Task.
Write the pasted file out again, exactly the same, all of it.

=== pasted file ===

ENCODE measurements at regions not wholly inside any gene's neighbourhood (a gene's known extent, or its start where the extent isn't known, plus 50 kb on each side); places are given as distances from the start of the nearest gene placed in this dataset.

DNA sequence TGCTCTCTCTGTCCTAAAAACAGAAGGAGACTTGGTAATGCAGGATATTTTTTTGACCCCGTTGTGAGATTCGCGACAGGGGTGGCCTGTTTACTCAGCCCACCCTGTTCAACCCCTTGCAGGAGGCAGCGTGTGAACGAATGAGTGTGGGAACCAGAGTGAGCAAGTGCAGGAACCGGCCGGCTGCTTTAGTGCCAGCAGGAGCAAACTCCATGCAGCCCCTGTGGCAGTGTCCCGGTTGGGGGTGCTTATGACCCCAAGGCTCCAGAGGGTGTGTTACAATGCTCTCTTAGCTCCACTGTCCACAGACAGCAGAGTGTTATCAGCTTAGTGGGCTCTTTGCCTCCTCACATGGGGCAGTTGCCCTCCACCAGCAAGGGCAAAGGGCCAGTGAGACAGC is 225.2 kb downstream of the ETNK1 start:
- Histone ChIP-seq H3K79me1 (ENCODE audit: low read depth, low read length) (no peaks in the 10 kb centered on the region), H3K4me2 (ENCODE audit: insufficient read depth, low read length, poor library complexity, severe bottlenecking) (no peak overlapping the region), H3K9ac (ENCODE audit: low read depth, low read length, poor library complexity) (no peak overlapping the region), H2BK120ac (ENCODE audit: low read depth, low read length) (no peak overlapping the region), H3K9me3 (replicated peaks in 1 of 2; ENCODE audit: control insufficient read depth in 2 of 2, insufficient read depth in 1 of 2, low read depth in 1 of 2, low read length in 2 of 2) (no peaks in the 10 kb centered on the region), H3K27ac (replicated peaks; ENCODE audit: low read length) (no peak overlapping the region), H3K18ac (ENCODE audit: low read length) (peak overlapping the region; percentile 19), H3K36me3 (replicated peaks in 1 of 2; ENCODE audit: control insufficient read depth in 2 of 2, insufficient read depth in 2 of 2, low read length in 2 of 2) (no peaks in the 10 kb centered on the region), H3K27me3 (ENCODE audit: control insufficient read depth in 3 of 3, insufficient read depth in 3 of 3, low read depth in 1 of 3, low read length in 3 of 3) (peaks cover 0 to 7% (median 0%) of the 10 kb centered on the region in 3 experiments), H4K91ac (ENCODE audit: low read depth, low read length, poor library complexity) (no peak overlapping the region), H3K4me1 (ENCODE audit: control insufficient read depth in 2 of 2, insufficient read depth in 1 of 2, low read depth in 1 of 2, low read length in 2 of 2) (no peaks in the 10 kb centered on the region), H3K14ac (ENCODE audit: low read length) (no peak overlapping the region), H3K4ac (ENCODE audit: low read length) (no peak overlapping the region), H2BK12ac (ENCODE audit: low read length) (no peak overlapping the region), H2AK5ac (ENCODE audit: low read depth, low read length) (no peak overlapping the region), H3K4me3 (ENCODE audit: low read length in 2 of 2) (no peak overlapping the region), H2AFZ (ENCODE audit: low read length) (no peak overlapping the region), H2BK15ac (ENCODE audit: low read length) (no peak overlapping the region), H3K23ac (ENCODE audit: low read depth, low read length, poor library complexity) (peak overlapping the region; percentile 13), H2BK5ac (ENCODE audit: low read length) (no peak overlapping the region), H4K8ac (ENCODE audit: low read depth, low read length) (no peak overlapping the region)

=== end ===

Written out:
ENCODE measurements at regions not wholly inside any gene's neighbourhood (a gene's known extent, or its start where the extent isn't known, plus 50 kb on each side); places are given as distances from the start of the nearest gene placed in this dataset.

DNA sequence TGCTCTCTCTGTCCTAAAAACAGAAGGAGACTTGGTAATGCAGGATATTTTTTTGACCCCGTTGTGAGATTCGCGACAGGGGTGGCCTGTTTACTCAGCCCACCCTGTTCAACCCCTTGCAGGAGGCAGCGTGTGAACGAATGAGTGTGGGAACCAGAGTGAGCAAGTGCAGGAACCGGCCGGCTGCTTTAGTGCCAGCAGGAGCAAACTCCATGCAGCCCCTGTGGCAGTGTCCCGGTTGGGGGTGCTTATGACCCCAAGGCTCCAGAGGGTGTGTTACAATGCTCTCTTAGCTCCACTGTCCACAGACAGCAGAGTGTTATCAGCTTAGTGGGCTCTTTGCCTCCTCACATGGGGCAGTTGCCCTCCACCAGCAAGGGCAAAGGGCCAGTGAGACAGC is 225.2 kb downstream of the ETNK1 start:
- Histone ChIP-seq H3K79me1 (ENCODE audit: low read depth, low read length) (no peaks in the 10 kb centered on the region), H3K4me2 (ENCODE audit: insufficient read depth, low read length, poor library complexity, severe bottlenecking) (no peak overlapping the region), H3K9ac (ENCODE audit: low read depth, low read length, poor library complexity) (no peak overlapping the region), H2BK120ac (ENCODE audit: low read depth, low read length) (no peak overlapping the region), H3K9me3 (replicated peaks in 1 of 2; ENCODE audit: control insufficient read depth in 2 of 2, insufficient read depth in 1 of 2, low read depth in 1 of 2, low read length in 2 of 2) (no peaks in the 10 kb centered on the region), H3K27ac (replicated peaks; ENCODE audit: low read length) (no peak overlapping the region), H3K18ac (ENCODE audit: low read length) (peak overlapping the region; percentile 19), H3K36me3 (replicated peaks in 1 of 2; ENCODE audit: control insufficient read depth in 2 of 2, insufficient read depth in 2 of 2, low read length in 2 of 2) (no peaks in the 10 kb centered on the region), H3K27me3 (ENCODE audit: control insufficient read depth in 3 of 3, insufficient read depth in 3 of 3, low read depth in 1 of 3, low read length in 3 of 3) (peaks cover 0 to 7% (median 0%) of the 10 kb centered on the region in 3 experiments), H4K91ac (ENCODE audit: low read depth, low read length, poor library complexity) (no peak overlapping the region), H3K4me1 (ENCODE audit: control insufficient read depth in 2 of 2, insufficient read depth in 1 of 2, low read depth in 1 of 2, low read length in 2 of 2) (no peaks in the 10 kb centered on the region), H3K14ac (ENCODE audit: low read length) (no peak overlapping the region), H3K4ac (ENCODE audit: low read length) (no peak overlapping the region), H2BK12ac (ENCODE audit: low read length) (no peak overlapping the region), H2AK5ac (ENCODE audit: low read depth, low read length) (no peak overlapping the region), H3K4me3 (ENCODE audit: low read length in 2 of 2) (no peak overlapping the region), H2AFZ (ENCODE audit: low read length) (no peak overlapping the region), H2BK15ac (ENCODE audit: low read length) (no peak overlapping the region), H3K23ac (ENCODE audit: low read depth, low read length, poor library complexity) (peak overlapping the region; percentile 13), H2BK5ac (ENCODE audit: low read length) (no peak overlapping the region), H4K8ac (ENCODE audit: low read depth, low read length) (no peak overlapping the region)